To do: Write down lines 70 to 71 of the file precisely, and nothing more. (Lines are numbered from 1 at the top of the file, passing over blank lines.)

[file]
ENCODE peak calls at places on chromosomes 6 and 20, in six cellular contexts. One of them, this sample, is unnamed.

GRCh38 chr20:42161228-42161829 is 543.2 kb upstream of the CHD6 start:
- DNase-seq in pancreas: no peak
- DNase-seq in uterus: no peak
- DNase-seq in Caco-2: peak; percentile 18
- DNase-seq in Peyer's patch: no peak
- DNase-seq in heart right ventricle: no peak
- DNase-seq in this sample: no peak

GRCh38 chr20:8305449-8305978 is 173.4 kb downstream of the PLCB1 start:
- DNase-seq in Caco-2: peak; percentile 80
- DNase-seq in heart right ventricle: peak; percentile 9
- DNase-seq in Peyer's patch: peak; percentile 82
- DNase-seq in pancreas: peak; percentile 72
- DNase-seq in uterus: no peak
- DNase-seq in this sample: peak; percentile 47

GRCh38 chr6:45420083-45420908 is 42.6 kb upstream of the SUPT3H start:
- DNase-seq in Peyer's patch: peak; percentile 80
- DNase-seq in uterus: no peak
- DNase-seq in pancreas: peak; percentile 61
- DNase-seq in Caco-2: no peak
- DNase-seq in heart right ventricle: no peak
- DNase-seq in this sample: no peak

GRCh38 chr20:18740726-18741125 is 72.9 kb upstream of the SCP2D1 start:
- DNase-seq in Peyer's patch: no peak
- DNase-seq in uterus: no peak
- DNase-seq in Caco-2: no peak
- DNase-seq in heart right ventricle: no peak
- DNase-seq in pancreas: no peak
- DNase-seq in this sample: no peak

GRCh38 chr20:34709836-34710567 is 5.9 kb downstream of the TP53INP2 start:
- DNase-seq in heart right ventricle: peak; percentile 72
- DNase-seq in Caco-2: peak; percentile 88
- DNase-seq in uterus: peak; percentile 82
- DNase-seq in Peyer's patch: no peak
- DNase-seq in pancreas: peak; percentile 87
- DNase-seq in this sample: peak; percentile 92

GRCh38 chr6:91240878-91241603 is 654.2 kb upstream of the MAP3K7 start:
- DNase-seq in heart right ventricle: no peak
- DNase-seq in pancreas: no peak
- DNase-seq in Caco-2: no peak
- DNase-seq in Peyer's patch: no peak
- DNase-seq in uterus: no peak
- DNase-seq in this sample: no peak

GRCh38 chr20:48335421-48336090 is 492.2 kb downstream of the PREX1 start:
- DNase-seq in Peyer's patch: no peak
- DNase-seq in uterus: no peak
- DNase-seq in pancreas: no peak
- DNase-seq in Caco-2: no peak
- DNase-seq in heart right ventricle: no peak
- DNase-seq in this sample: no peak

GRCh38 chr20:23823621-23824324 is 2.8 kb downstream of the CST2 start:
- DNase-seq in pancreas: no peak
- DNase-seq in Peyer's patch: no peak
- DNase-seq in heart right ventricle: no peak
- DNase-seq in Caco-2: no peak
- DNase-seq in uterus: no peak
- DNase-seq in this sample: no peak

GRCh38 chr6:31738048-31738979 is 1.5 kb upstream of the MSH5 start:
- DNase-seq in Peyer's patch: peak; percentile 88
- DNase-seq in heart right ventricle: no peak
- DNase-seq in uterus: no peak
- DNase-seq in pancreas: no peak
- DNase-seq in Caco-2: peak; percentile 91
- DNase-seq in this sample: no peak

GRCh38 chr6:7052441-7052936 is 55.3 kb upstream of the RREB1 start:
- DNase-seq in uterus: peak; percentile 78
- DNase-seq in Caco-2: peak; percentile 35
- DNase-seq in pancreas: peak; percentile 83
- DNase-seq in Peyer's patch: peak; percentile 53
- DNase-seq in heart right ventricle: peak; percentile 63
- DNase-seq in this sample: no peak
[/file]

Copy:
- DNase-seq in heart right ventricle: peak; percentile 63
- DNase-seq in this sample: no peak